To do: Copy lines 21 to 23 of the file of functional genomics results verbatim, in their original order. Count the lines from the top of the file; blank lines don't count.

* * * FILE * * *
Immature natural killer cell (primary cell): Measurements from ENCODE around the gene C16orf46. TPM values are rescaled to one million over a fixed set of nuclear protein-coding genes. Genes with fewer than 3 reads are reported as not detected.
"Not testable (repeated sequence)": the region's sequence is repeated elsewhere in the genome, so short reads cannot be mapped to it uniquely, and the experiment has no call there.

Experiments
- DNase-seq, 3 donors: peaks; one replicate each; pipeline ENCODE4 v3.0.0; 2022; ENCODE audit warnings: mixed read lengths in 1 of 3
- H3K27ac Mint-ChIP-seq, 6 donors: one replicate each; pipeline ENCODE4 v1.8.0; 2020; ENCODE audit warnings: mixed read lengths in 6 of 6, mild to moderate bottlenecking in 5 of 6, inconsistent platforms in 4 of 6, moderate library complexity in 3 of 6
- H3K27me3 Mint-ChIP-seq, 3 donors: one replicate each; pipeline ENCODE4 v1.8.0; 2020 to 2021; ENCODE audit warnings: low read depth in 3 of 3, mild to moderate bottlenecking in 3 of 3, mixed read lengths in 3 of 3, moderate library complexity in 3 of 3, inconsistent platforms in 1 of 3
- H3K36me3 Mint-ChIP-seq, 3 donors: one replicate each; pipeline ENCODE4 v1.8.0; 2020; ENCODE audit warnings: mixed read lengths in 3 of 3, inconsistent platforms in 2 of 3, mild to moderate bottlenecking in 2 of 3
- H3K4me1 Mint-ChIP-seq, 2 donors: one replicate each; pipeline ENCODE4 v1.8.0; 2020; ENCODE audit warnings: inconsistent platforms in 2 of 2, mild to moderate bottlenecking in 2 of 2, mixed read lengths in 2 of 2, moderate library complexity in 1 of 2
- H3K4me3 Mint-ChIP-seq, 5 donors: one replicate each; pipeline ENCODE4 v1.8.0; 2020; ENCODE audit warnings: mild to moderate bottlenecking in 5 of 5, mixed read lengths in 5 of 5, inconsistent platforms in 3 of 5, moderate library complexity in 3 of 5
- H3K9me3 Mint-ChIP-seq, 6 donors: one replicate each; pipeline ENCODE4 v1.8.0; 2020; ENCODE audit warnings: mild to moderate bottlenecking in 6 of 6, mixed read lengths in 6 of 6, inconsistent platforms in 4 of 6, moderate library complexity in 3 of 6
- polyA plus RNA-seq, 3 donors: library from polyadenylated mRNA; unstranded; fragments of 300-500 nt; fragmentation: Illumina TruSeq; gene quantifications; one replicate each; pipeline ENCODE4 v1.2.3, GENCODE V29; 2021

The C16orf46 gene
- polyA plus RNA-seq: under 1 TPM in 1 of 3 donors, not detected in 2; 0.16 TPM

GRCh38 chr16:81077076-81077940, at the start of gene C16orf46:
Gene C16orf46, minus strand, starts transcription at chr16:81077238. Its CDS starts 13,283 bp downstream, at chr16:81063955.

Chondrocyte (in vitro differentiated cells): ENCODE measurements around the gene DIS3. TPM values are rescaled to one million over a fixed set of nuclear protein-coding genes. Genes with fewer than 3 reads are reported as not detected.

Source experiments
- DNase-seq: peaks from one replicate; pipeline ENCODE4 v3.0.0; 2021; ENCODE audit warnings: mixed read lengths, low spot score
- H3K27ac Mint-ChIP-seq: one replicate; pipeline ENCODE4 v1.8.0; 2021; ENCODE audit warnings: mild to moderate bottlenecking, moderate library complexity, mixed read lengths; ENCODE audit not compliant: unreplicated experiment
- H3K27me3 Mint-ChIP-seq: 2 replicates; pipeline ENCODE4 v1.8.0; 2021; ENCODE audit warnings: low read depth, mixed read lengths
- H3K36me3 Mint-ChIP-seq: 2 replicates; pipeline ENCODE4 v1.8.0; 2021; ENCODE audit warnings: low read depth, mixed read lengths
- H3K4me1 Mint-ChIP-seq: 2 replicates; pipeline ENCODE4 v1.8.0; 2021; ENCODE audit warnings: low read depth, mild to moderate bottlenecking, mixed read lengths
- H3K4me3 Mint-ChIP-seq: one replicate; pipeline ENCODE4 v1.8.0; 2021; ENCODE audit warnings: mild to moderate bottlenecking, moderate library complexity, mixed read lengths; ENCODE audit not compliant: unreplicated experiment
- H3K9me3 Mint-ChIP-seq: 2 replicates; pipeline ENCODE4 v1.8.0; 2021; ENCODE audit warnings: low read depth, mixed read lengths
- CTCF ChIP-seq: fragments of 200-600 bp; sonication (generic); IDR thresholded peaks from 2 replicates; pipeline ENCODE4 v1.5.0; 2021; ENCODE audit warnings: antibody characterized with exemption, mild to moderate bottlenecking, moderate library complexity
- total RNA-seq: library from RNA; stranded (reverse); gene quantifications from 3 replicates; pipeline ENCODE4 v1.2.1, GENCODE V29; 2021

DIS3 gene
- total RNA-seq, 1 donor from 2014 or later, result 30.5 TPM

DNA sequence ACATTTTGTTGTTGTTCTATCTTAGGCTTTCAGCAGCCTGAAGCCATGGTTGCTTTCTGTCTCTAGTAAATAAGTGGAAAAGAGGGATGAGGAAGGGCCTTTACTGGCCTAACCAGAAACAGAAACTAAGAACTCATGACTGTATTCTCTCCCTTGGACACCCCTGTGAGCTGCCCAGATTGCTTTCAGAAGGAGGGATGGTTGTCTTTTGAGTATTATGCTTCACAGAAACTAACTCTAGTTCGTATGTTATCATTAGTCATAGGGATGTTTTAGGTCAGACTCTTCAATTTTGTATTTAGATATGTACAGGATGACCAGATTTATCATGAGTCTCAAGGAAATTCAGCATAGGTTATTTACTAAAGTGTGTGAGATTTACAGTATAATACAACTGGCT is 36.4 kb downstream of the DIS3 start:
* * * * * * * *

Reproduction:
- H3K36me3 Mint-ChIP-seq: 2 replicates; pipeline ENCODE4 v1.8.0; 2021; ENCODE audit warnings: low read depth, mixed read lengths
- H3K4me1 Mint-ChIP-seq: 2 replicates; pipeline ENCODE4 v1.8.0; 2021; ENCODE audit warnings: low read depth, mild to moderate bottlenecking, mixed read lengths
- H3K4me3 Mint-ChIP-seq: one replicate; pipeline ENCODE4 v1.8.0; 2021; ENCODE audit warnings: mild to moderate bottlenecking, moderate library complexity, mixed read lengths; ENCODE audit not compliant: unreplicated experiment